8 Responses to Watch More Movies (For Real)

  1. Rachel May 15 2019 at 8:39 am #

    The first time I saw Silver Linings Playbook I realized I could learn so much from film-the impact of setting details (what this showed of character), the character growth, the dialog, and the rhythm of two people weaving a narrative together where often they conflicted. Since then I watch a films for entertainment, but also to study story. It’s often a nice deviation from reading about craft nexuses with films you can see it all unfold visually.

    • Aminah Mae May 15 2019 at 11:27 am #

      yes! it’s so helpful if you’re a visual person. I also find that good films really nail pacing in a way that you can translate to books without having to directly copy, if that makes sense. I also feel like dissecting a film is slightly less personal because so many people go into making a film that it’s watching how the photography and the direction and the acting and the writing and the editing and the lighting and the sound all work together to make stories come to life, which i LOVE

  2. Cari Galeziewski May 15 2019 at 9:52 am #

    I love dissecting movies and figuring out what does or doesn’t work. My husband used to get annoyed by this, until the day he benefited from it. He could never understand why he would fall asleep during battles scenes of movies (much to the consternation of our kids) until I explained to him the difference between a plot driven and a character driven story. It was a lightbulb moment for him. Now he knows that he prefers, and will stay awake during, character driven movies. LOL

    • Aminah Mae May 15 2019 at 11:30 am #

      omg I love this! and yes, understanding the intentional choices of character driven movies versus plot. Or voice driven movies (which is why people love Tarantino) or aesthetic driven movies (which is why i love Sophia Coppola Films). I often use films to get people to understand plot versus character versus tone versus aesthetics versus voice because they can literally see it. I think what a film is doing is so much clearer because it uses so many more senses to engage its audience, so you can see where it fails and where it succeeds in a much more detailed profile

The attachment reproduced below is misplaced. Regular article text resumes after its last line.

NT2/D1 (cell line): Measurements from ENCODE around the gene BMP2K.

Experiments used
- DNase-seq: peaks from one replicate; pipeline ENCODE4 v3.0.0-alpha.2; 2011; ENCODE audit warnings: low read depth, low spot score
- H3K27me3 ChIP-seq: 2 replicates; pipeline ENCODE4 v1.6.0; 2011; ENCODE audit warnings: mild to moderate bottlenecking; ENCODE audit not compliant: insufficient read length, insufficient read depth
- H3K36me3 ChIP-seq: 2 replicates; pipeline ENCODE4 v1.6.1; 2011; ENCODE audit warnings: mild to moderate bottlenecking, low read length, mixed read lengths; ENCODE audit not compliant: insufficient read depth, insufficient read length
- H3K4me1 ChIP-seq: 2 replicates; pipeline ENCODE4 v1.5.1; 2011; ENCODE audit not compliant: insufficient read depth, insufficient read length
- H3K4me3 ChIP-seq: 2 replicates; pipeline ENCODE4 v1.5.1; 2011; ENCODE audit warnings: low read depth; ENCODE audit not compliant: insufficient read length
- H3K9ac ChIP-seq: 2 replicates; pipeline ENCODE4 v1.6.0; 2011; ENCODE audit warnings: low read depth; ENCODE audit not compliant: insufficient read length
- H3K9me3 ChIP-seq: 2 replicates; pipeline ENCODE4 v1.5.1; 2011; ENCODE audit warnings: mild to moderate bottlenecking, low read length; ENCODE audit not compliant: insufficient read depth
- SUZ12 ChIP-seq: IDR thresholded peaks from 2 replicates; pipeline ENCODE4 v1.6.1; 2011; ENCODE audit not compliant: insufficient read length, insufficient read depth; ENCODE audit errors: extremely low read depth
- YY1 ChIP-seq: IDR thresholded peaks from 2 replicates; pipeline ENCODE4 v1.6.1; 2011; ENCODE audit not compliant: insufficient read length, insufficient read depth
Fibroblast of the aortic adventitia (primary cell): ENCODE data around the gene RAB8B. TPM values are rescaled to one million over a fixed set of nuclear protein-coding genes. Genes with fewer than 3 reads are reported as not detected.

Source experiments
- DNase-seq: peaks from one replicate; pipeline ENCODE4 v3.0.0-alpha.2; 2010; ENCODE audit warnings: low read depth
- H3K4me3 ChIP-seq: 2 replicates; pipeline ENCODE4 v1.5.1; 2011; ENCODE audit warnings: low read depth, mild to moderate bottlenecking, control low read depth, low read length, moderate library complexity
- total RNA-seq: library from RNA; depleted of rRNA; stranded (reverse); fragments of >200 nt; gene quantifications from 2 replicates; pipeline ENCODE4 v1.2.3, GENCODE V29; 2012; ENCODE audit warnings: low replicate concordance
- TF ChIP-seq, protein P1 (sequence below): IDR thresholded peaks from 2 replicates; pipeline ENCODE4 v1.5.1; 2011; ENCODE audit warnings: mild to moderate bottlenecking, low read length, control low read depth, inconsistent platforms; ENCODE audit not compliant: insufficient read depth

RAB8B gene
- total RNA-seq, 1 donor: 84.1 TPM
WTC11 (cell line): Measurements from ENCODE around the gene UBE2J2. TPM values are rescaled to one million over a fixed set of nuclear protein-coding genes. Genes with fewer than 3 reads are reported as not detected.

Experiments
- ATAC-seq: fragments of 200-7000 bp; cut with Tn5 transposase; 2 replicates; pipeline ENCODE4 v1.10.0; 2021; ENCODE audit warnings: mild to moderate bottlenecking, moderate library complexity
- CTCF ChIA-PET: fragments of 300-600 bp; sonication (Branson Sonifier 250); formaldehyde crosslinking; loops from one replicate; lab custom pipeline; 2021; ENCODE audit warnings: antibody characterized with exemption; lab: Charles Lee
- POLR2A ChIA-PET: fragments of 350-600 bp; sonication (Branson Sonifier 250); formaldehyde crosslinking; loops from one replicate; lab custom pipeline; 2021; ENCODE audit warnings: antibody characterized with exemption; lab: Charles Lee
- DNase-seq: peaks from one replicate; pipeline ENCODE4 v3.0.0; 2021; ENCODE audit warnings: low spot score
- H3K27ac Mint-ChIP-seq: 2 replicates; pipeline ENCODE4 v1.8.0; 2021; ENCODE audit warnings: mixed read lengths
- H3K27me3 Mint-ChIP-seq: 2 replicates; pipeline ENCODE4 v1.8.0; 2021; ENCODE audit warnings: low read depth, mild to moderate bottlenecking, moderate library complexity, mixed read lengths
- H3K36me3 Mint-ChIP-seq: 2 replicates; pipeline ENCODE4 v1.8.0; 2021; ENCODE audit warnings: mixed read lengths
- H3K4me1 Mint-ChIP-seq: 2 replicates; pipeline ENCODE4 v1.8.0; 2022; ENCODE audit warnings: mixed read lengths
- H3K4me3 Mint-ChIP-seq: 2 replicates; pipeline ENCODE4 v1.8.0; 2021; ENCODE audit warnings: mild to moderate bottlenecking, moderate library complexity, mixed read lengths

3. Chris May 15 2019 at 1:45 pm #

    Thank you for the permission! I read, I listen to audiobooks, I watch movies. And sometimes, when I can’t get the movie I want, I read the script. It’s instructive to study how the dialogue serves so many functions.

    • Aminah Mae May 15 2019 at 5:33 pm #

      yes! all of these are great ways to look at story! And show you a variety of ways that story can function 💜💜💜

  4. May 28 2019 at 3:36 pm #

    Hmm it looks like your blog ate my first comment (it
    was extremely long) so I guess I’ll just sum it up what I had written and say, I’m thoroughly enjoying your blog.

    I too am an aspiring blog writer but I’m still new to
    the whole thing. Do you have any helpful hints for beginner
    blog writers? I’d certainly appreciate it.

    • Aminah Mae May 29 2019 at 11:57 am #

      Hi! Thank you so much for reading! I honestly joined this blog later in the game, so I’m not sure I’m the one to ask on starting a blog— we’re a group of writers who blog about authordom and writing— but I think like most things you learn by trying things out and iterating on that process. Best of luck!

Leave a Reply

This site uses Akismet to reduce spam. Learn how your comment data is processed.